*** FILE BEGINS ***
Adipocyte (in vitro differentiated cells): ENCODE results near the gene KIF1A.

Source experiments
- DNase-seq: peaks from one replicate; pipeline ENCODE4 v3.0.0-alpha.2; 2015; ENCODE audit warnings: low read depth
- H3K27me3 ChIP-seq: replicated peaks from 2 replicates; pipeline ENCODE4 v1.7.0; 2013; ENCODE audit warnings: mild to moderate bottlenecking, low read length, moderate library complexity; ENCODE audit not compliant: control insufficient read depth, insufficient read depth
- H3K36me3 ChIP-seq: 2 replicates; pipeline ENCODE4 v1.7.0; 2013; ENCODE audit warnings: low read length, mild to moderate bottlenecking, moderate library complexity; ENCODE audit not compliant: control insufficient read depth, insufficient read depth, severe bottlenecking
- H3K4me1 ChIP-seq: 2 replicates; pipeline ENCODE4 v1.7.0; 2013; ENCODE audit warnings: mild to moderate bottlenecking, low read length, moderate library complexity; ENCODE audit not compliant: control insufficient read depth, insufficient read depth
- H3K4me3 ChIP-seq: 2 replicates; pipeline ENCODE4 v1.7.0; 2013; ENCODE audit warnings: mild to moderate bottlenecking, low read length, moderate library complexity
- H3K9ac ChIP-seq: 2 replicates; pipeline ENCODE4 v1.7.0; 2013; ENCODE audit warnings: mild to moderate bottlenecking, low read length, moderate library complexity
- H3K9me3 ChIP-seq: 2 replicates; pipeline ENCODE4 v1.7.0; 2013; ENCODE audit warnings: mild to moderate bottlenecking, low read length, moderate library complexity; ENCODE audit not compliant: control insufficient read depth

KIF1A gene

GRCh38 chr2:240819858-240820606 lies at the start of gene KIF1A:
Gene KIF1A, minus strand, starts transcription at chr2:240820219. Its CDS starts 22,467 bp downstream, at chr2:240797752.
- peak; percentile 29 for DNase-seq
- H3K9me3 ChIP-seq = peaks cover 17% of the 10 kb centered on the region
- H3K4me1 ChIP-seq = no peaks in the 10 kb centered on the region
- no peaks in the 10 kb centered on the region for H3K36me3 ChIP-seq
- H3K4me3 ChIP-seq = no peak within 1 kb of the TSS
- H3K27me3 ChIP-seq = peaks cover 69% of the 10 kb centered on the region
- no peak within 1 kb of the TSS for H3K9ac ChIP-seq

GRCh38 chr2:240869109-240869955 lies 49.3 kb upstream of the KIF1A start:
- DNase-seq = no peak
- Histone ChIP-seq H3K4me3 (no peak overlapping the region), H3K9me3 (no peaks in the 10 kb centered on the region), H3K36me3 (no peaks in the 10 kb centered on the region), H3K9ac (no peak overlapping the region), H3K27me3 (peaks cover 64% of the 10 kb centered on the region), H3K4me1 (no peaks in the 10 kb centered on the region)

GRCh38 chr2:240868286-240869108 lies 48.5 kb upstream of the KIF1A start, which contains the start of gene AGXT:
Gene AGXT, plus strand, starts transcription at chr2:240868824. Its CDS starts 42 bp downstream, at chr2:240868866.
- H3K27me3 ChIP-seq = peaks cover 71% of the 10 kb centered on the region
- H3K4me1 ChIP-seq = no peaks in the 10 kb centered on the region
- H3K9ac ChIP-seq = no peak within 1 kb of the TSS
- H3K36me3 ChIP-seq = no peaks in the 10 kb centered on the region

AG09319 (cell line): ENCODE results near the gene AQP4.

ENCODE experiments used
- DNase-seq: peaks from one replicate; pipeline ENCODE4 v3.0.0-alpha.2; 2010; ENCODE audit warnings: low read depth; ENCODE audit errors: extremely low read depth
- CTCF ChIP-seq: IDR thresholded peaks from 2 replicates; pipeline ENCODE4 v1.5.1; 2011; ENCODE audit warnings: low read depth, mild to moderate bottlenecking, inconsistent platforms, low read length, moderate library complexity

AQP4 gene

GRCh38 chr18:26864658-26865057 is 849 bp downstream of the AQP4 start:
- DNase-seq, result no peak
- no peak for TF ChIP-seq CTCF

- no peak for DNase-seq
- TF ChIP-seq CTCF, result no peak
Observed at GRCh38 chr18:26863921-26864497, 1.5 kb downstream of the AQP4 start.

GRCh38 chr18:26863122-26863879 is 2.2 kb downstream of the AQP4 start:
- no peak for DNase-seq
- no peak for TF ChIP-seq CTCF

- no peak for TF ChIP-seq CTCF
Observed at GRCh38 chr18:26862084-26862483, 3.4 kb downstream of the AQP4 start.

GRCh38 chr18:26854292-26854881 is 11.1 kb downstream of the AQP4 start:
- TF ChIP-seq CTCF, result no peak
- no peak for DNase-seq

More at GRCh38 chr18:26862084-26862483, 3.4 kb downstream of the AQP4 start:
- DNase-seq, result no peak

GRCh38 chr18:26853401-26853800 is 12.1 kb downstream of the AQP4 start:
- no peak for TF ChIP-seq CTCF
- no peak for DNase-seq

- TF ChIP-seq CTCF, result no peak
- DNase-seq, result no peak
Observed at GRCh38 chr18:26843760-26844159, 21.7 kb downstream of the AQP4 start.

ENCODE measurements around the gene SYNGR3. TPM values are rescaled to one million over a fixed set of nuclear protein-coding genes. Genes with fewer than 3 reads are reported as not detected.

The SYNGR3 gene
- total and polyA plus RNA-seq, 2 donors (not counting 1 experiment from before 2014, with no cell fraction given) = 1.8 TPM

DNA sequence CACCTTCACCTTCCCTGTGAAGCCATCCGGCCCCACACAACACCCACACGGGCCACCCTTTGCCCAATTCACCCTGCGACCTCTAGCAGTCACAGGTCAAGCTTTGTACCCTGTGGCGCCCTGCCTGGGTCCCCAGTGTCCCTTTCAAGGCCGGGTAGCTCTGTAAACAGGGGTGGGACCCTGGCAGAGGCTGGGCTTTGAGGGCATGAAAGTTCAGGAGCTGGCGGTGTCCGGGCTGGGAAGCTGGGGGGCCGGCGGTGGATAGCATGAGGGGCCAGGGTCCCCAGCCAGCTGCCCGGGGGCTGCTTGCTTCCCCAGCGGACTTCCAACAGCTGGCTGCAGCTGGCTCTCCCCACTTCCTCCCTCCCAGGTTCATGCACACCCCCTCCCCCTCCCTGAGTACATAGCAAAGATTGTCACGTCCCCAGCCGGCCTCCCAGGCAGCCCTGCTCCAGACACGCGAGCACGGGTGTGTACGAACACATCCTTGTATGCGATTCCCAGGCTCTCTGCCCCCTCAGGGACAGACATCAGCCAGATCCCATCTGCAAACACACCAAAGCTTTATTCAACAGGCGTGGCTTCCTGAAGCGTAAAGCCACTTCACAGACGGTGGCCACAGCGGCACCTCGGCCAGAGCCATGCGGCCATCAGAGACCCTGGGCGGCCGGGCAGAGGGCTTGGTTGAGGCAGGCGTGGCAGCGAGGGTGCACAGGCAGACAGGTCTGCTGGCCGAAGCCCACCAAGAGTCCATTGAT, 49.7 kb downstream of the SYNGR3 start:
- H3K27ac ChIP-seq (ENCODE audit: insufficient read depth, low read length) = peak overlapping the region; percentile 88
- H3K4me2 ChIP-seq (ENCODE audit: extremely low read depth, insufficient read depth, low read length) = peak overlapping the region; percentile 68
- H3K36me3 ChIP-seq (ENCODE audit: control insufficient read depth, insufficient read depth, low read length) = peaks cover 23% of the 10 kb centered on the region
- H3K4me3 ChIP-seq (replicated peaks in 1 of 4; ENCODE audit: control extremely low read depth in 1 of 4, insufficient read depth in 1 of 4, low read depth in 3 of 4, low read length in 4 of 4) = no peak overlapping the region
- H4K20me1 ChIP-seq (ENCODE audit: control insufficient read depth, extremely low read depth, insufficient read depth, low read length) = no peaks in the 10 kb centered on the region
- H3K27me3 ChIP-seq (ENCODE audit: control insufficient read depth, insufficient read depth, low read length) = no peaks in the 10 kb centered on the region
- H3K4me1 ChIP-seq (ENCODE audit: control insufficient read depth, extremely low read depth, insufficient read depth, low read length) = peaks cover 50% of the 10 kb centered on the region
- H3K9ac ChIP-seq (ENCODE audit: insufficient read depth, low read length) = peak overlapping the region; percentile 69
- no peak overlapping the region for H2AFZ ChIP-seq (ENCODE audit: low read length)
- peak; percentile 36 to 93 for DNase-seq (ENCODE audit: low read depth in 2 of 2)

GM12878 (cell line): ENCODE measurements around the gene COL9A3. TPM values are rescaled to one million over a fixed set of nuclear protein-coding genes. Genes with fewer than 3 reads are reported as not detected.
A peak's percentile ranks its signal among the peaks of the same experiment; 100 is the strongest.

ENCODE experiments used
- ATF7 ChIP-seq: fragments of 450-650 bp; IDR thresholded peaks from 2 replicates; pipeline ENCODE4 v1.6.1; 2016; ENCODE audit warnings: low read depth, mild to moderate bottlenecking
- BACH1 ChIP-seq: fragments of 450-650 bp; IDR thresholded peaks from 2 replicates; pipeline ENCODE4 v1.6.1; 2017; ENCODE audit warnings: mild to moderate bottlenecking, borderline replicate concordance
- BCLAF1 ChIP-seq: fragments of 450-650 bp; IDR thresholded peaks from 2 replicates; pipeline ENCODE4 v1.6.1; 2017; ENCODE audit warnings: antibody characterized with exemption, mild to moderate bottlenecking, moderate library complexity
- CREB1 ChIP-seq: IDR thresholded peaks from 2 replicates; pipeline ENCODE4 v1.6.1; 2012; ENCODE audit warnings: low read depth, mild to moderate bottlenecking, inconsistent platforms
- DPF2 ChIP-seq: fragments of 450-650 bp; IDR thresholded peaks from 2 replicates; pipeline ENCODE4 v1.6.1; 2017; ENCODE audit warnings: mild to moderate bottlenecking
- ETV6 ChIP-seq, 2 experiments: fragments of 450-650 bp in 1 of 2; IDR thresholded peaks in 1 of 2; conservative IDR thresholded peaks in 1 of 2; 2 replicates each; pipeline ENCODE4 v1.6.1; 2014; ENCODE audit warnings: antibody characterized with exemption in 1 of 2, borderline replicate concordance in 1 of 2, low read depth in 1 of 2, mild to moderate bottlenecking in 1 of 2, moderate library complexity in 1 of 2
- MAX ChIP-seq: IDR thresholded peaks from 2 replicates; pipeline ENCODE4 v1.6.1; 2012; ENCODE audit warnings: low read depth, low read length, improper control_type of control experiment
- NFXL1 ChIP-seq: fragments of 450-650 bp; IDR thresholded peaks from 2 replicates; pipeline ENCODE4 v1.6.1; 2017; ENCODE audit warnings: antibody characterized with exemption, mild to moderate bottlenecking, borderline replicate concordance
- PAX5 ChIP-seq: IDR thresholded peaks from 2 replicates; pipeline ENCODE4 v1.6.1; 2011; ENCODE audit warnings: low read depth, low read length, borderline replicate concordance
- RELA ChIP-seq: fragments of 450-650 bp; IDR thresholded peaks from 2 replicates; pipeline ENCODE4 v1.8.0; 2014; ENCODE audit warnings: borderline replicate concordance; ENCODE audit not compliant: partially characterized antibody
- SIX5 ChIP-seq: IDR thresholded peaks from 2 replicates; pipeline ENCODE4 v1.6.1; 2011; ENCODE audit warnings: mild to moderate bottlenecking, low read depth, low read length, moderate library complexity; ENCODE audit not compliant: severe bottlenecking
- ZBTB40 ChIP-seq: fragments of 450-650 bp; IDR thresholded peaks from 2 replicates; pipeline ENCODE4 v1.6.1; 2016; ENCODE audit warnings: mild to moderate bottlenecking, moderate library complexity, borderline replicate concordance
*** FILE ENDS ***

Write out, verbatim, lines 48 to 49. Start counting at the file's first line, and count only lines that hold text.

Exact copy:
More at GRCh38 chr18:26862084-26862483, 3.4 kb downstream of the AQP4 start:
- DNase-seq, result no peak